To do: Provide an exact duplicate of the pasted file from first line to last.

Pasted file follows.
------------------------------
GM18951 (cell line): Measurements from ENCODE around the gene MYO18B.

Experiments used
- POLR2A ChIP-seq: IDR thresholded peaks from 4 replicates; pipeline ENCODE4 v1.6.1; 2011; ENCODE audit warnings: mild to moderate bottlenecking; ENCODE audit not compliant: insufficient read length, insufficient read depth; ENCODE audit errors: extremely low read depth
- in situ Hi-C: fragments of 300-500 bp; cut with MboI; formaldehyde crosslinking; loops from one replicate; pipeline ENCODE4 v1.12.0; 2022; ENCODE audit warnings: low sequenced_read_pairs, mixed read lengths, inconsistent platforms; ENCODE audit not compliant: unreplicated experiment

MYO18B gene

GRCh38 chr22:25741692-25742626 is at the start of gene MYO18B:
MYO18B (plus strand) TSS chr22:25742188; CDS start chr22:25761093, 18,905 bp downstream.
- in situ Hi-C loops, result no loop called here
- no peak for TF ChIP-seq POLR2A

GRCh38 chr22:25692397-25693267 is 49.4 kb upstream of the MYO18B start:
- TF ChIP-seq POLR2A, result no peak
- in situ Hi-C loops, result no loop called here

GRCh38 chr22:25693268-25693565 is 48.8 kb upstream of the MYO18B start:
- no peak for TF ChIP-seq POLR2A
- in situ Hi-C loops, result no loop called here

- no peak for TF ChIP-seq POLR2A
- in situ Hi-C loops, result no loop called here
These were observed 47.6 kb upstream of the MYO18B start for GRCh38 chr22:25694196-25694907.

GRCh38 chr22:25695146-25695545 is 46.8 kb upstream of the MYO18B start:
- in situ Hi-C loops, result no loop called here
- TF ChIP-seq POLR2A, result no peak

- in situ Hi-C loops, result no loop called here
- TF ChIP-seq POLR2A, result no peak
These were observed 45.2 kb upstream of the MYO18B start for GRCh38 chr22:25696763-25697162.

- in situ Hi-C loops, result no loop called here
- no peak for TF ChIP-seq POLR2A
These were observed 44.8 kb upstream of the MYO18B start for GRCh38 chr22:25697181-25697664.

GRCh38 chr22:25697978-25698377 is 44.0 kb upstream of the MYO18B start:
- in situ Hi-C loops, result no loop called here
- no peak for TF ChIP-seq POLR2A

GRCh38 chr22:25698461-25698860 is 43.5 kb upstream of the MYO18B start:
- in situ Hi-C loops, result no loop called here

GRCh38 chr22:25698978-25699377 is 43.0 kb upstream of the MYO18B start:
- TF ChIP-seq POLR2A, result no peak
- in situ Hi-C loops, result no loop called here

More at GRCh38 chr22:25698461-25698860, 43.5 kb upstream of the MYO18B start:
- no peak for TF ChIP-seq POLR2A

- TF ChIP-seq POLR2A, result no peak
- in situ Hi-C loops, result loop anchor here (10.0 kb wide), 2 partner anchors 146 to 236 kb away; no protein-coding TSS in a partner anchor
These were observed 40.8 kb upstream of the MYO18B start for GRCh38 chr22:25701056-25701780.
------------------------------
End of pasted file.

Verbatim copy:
GM18951 (cell line): Measurements from ENCODE around the gene MYO18B.

Experiments used
- POLR2A ChIP-seq: IDR thresholded peaks from 4 replicates; pipeline ENCODE4 v1.6.1; 2011; ENCODE audit warnings: mild to moderate bottlenecking; ENCODE audit not compliant: insufficient read length, insufficient read depth; ENCODE audit errors: extremely low read depth
- in situ Hi-C: fragments of 300-500 bp; cut with MboI; formaldehyde crosslinking; loops from one replicate; pipeline ENCODE4 v1.12.0; 2022; ENCODE audit warnings: low sequenced_read_pairs, mixed read lengths, inconsistent platforms; ENCODE audit not compliant: unreplicated experiment

MYO18B gene

GRCh38 chr22:25741692-25742626 is at the start of gene MYO18B:
MYO18B (plus strand) TSS chr22:25742188; CDS start chr22:25761093, 18,905 bp downstream.
- in situ Hi-C loops, result no loop called here
- no peak for TF ChIP-seq POLR2A

GRCh38 chr22:25692397-25693267 is 49.4 kb upstream of the MYO18B start:
- TF ChIP-seq POLR2A, result no peak
- in situ Hi-C loops, result no loop called here

GRCh38 chr22:25693268-25693565 is 48.8 kb upstream of the MYO18B start:
- no peak for TF ChIP-seq POLR2A
- in situ Hi-C loops, result no loop called here

- no peak for TF ChIP-seq POLR2A
- in situ Hi-C loops, result no loop called here
These were observed 47.6 kb upstream of the MYO18B start for GRCh38 chr22:25694196-25694907.

GRCh38 chr22:25695146-25695545 is 46.8 kb upstream of the MYO18B start:
- in situ Hi-C loops, result no loop called here
- TF ChIP-seq POLR2A, result no peak

- in situ Hi-C loops, result no loop called here
- TF ChIP-seq POLR2A, result no peak
These were observed 45.2 kb upstream of the MYO18B start for GRCh38 chr22:25696763-25697162.

- in situ Hi-C loops, result no loop called here
- no peak for TF ChIP-seq POLR2A
These were observed 44.8 kb upstream of the MYO18B start for GRCh38 chr22:25697181-25697664.

GRCh38 chr22:25697978-25698377 is 44.0 kb upstream of the MYO18B start:
- in situ Hi-C loops, result no loop called here
- no peak for TF ChIP-seq POLR2A

GRCh38 chr22:25698461-25698860 is 43.5 kb upstream of the MYO18B start:
- in situ Hi-C loops, result no loop called here

GRCh38 chr22:25698978-25699377 is 43.0 kb upstream of the MYO18B start:
- TF ChIP-seq POLR2A, result no peak
- in situ Hi-C loops, result no loop called here

More at GRCh38 chr22:25698461-25698860, 43.5 kb upstream of the MYO18B start:
- no peak for TF ChIP-seq POLR2A

- TF ChIP-seq POLR2A, result no peak
- in situ Hi-C loops, result loop anchor here (10.0 kb wide), 2 partner anchors 146 to 236 kb away; no protein-coding TSS in a partner anchor
These were observed 40.8 kb upstream of the MYO18B start for GRCh38 chr22:25701056-25701780.